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How should med students spend their summer?

Last year, med students experienced a summer unlike any other in recent history as the pandemic affected classes, clinical work opportunities and exams.

Amid all the uncertainty, med students across Canada stepped up to help out where they could, collecting and distributing PPE, delivering meals to vulnerable populations and seizing the opportunities to help their communities.

Everyone navigates their medical education differently, and what works for some (like meditating to unwind or enjoying a distanced walk with a bestie) might not work for others (like those who are ramping up to tackle their first year of studies, or those navigating the transition between second and third year).

No matter where you are in your medical journey, the summer can bring more anxiety and uncertainty than peace and quiet. It’s important to remember there’s no right or wrong way to spend your summer!

So here it is — we break it down into five fundamentals so you can build a plan that works for you.

1. Find a balance.

As a med student, you’re probably driven by two seemingly contradictory impulses: you want to succeed, achieve and advance your career, but you also want to engage with the world around you, experience new things and give your brain and body a much-deserved rest.

Those two urges don’t always align — and that’s probably becoming obvious as the COVID-19 pandemic continues. You want to help, but you may also need help. You want to be engaged, but you may also need to disengage for your own mental health.

The most important thing is to be honest with yourself. What motivates you and what do you have energy for? Take stock of your mental and physical state by tuning into your thoughts or keeping a journal. If you’re feeling a little tired or overwhelmed, this summer can be your chance to recalibrate and refresh yourself by not taking on anything extra.

2. Don’t get lured into projects you don’t love.

Getting involved in a research project or volunteer program (like many that have sprung up in the wake of multiple lockdowns) can help you connect (virtually) with other students and faculty members, earn a stipend, learn some new skills and even pad your resume — but unless it’s a once-in-a-lifetime opportunity or aligns with one of your passions, you might want to take a pass.

Ask yourself: would I want to do this even if it didn’t push my career forward? If the answer is yes, that means you’ll be spending the summer doing something you love. But if you’re facing the possibility of throwing yourself into a project you’re not 100% invested in, you’ll want to consider whether or not your time might be better spent giving yourself a break.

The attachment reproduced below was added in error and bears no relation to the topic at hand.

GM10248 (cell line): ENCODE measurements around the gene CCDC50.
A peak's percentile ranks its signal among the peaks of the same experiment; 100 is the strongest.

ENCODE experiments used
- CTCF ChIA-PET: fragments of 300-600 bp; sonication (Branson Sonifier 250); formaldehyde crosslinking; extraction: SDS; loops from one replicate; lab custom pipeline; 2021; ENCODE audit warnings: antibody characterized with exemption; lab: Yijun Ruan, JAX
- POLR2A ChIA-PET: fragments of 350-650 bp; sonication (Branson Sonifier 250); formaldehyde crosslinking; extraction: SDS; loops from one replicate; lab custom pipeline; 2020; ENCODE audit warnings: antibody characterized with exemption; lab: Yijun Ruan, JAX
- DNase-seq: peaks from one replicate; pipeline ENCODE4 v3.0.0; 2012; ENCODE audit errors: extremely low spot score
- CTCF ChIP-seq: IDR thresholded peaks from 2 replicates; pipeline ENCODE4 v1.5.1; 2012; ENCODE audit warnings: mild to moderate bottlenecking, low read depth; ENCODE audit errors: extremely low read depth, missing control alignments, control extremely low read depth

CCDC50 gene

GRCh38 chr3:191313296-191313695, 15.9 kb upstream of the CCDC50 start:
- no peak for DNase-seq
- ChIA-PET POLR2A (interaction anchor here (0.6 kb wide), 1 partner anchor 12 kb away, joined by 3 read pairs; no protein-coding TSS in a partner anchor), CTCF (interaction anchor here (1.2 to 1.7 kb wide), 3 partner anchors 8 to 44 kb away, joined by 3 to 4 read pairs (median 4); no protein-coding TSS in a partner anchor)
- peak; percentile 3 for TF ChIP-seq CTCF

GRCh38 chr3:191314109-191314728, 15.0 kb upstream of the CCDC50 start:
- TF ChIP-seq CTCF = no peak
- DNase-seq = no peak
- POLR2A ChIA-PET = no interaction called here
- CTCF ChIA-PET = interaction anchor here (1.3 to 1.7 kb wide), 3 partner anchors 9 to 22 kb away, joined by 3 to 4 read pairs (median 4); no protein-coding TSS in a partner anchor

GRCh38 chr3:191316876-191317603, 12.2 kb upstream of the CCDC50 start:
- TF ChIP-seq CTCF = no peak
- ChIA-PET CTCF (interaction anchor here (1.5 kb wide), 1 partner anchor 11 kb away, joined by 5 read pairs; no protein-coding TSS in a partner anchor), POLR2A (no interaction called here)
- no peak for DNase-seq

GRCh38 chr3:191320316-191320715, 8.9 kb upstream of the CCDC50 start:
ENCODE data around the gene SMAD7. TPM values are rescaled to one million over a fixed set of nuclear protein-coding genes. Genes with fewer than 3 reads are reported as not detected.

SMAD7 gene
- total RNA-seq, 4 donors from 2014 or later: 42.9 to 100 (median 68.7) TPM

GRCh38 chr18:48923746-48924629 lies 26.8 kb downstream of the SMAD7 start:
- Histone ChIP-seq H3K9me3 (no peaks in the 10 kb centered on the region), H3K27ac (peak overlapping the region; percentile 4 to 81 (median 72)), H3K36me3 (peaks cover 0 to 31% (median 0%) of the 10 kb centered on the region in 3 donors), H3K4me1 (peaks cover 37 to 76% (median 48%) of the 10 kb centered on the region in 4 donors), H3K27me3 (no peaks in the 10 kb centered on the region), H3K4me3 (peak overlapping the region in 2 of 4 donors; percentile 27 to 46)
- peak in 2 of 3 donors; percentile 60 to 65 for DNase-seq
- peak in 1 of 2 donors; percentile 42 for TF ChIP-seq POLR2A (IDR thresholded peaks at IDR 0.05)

3. Get those good habits going.

You may have found, as your life has been thrown into upheaval, that the one thing that keeps you grounded is your habits. The chaos and uncertainty of the pandemic may have thrown them into disarray, but all those things that you (try to) do every day — exercising, eating healthy, practising mindfulness — are the vital habits that will help you get through these strange times with your sanity intact.

Use the summer to get your neurons firing and set a solid foundation for healthy habits. This might also be a good time to look at your budgeting habits, so you can start the school year off with financial confidence.

4. Don’t put off the things you’ve always wanted to do.

It’s intuitive to think that quarantine and lockdowns = more free time. For some, that’s true. But for others, the anxiety and stress of dealing with the pandemic has actually reduced their capacity to pursue their hobbies, learn new skills or do much of anything productive.

But the truth is, as the world tries to find a way forward, there may be no better time than now to jump in with both feet to whatever you’ve always wanted to do. Time, money and a universal vaccine aren’t necessarily going to make it easier to do these things. Your life as a physician will be just as fraught with obstacles as your life as a med student. So, if you can, do it now.

5. Listen to those who have been there before.

The first year of med school can be the most intense academic experience of your life. Odds are, you’ve never crammed like this before. And you’ll often hear that the summer between first and second year is your “last summer” — from here on out, you’re on the medical world’s calendar, and there are no more summer vacations.

Let’s ignore the idea of a “last summer” taking on a terrifying new meaning, and just focus on the fact that your first priority should always be your own mental health. This might mean connecting with peers online and in communities like #MedTwitter to learn about how others cope and manage. What resources do others find helpful? Feeling prepared is another great way to keep your mental health in check.

Some of the tools in the onboardMD app can help you navigate your way as you begin your career in medicine — like tools that compare and contrast specialties to find out which one is right for you, or give you insight into the different residency programs, along with a snapshot view of your first year’s pay, health benefit details and any annual fees you should know about.

No matter what year you’re transitioning to, online schooling is tough, so do whatever recharges you for the school year ahead.

You have a passion for medicine, despite how heavy the burden of med school can often feel, and you chose to be here because you love the profession. So, whether you’re resting, researching, renovating or finding your groove in this brave new world, make sure you’re doing the thing that will ultimately make you the doctor you want to be.